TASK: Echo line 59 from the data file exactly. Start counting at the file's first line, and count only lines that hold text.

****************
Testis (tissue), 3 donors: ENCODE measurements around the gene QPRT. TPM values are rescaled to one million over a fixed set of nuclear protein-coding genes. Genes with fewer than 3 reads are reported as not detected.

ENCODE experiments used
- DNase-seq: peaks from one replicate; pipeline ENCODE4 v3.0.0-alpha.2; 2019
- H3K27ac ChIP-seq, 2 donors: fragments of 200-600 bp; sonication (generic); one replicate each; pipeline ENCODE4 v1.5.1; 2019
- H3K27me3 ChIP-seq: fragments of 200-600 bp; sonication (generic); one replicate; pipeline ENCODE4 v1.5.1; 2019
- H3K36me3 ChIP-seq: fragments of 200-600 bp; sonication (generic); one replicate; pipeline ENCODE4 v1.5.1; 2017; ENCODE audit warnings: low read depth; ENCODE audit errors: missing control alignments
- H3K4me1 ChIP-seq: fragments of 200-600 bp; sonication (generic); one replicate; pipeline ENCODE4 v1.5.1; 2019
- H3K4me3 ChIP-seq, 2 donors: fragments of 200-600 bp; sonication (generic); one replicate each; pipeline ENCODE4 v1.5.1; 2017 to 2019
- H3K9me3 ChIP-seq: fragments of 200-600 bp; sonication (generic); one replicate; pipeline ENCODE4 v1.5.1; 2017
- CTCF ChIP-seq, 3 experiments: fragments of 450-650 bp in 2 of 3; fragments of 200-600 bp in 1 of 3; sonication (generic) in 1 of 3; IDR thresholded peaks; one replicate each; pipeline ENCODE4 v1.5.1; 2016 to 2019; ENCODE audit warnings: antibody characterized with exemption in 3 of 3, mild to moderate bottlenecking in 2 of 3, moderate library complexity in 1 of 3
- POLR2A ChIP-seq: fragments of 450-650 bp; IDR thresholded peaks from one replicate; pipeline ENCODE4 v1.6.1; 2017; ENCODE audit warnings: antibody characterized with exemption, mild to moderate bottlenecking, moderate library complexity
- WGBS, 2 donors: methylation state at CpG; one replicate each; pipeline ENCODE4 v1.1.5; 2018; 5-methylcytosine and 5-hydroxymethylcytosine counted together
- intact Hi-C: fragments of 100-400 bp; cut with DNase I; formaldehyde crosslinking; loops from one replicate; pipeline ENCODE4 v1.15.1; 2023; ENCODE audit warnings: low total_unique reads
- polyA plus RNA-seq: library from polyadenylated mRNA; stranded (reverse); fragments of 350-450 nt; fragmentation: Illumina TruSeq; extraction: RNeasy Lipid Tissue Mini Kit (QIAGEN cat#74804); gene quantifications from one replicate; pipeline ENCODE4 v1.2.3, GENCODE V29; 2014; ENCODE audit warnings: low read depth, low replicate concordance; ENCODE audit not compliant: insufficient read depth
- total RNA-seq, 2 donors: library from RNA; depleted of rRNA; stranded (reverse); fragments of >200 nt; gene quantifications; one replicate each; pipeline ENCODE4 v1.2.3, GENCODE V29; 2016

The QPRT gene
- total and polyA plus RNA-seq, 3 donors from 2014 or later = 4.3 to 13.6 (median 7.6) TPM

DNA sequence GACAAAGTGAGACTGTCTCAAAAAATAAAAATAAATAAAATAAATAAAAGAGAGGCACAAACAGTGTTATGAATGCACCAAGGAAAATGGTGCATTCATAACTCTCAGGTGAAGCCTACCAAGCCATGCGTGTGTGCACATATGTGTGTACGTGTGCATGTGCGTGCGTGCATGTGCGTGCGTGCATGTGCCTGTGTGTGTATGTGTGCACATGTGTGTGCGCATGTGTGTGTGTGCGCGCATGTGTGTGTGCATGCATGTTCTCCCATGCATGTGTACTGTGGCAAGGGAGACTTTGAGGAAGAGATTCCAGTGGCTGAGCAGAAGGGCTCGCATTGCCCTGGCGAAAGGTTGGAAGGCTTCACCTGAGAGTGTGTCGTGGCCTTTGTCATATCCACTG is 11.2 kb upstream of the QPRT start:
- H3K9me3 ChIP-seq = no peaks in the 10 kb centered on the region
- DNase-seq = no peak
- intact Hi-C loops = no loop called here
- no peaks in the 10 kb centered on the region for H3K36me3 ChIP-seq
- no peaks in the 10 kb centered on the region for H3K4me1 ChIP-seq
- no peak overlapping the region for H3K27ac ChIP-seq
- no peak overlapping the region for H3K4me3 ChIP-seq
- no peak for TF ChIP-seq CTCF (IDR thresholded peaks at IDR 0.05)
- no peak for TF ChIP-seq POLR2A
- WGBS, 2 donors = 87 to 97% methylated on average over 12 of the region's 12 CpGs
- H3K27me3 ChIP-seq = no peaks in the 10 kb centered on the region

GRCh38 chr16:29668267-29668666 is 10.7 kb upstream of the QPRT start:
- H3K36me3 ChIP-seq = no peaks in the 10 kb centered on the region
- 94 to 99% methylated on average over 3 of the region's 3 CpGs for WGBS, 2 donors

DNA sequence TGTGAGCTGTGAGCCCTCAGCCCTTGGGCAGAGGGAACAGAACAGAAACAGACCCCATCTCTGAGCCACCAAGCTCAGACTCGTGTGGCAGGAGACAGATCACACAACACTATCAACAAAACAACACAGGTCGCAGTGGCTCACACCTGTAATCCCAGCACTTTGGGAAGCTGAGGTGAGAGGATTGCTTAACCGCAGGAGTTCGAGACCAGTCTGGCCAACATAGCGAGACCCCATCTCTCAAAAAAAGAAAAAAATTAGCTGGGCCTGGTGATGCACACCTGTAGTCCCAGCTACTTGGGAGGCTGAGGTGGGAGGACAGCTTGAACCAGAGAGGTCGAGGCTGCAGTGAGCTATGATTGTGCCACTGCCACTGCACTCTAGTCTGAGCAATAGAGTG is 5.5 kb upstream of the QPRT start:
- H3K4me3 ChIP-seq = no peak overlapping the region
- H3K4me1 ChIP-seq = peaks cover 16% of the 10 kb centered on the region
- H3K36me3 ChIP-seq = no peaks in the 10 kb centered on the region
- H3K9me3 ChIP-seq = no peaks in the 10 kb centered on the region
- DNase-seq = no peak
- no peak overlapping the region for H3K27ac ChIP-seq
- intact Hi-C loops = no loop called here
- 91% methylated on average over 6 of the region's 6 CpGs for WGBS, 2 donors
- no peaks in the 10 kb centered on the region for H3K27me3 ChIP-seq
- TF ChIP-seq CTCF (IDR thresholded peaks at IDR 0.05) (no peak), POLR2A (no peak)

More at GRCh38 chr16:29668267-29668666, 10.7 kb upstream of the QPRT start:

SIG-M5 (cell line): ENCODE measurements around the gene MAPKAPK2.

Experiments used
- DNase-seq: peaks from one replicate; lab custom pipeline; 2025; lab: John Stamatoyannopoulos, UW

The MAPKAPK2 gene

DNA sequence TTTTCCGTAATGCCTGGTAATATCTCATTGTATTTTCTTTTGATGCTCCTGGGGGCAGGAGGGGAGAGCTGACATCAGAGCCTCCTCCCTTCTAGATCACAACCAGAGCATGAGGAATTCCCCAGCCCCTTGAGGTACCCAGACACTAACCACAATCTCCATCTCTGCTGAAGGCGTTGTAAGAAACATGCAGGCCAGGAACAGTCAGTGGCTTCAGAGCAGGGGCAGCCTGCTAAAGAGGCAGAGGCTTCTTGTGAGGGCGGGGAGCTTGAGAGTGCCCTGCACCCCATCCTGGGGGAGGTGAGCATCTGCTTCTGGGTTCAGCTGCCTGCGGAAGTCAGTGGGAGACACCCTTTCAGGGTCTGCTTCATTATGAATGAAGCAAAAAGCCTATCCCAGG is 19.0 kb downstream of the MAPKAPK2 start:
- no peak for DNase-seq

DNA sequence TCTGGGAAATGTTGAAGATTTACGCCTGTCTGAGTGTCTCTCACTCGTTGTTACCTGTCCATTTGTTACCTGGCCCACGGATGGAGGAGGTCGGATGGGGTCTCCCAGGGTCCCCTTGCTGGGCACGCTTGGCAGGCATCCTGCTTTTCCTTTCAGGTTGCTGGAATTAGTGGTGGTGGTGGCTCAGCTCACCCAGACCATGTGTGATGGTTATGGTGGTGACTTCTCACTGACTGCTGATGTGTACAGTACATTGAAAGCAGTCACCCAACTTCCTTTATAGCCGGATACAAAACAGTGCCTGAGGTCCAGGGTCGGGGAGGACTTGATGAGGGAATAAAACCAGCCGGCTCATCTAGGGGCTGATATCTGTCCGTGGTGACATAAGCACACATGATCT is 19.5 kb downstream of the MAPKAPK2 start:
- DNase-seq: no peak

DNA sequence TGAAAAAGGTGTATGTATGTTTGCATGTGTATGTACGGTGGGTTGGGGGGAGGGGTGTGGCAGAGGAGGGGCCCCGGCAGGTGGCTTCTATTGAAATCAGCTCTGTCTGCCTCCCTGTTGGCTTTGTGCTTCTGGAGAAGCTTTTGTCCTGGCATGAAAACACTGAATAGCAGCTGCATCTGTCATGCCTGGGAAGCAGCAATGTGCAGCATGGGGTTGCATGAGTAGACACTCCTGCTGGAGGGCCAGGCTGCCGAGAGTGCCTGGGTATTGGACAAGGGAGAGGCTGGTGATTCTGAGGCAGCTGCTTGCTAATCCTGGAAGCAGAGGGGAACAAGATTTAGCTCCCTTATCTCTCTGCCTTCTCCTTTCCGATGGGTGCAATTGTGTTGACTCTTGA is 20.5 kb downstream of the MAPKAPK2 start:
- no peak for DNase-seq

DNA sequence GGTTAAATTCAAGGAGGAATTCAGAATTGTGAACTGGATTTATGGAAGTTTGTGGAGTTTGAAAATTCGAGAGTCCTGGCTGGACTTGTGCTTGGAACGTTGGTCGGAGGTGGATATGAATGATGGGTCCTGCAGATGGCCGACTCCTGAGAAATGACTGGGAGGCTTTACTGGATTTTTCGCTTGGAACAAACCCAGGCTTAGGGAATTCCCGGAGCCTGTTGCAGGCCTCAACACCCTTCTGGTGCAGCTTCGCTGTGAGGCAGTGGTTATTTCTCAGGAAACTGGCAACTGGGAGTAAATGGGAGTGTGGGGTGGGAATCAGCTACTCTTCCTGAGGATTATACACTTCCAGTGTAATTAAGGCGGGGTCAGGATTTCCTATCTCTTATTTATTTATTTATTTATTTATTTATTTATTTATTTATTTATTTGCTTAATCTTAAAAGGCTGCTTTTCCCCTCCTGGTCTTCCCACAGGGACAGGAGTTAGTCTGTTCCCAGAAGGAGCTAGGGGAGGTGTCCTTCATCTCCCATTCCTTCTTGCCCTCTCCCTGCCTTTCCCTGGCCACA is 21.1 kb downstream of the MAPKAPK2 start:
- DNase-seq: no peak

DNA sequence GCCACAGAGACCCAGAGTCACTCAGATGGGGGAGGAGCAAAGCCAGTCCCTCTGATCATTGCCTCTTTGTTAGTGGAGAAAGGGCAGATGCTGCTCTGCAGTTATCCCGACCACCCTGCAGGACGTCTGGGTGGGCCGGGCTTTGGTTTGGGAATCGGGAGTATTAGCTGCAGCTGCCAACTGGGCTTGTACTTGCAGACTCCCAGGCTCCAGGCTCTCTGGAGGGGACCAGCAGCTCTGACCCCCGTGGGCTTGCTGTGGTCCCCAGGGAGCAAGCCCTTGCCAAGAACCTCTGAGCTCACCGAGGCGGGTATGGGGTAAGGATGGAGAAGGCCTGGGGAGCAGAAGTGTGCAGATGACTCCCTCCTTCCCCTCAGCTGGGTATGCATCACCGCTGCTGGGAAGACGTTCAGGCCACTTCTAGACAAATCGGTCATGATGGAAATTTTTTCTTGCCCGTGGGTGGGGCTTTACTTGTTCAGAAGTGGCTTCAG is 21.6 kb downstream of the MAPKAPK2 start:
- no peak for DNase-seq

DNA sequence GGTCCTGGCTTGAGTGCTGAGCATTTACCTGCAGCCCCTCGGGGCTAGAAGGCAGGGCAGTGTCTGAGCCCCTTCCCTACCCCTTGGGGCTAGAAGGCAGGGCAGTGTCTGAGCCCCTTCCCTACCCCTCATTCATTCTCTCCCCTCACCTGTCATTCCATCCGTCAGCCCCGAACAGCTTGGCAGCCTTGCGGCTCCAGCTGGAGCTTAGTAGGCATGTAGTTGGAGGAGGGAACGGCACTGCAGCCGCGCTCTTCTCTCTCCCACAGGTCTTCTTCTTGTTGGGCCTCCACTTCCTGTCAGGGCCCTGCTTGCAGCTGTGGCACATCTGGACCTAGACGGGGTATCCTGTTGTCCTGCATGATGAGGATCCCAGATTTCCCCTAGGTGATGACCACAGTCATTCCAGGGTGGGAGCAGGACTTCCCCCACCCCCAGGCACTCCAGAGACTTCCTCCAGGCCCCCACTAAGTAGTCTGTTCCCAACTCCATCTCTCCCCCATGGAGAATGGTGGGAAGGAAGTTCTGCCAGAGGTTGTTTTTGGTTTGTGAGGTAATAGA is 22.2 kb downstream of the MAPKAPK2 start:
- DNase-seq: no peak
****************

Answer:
DNA sequence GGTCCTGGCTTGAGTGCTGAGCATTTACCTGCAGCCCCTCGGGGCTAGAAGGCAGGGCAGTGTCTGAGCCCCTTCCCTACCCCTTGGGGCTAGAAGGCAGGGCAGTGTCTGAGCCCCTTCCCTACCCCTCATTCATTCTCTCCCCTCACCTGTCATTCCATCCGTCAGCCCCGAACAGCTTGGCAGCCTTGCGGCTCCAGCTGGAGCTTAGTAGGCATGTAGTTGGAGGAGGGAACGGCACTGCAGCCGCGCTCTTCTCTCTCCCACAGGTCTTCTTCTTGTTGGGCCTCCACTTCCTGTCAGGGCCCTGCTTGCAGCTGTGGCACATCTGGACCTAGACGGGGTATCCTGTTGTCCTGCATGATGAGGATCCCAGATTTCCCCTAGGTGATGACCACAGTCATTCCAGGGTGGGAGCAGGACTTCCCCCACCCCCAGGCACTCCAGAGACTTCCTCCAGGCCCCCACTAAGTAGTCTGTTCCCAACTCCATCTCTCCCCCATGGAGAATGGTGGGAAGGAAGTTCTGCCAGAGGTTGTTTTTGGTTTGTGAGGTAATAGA is 22.2 kb downstream of the MAPKAPK2 start: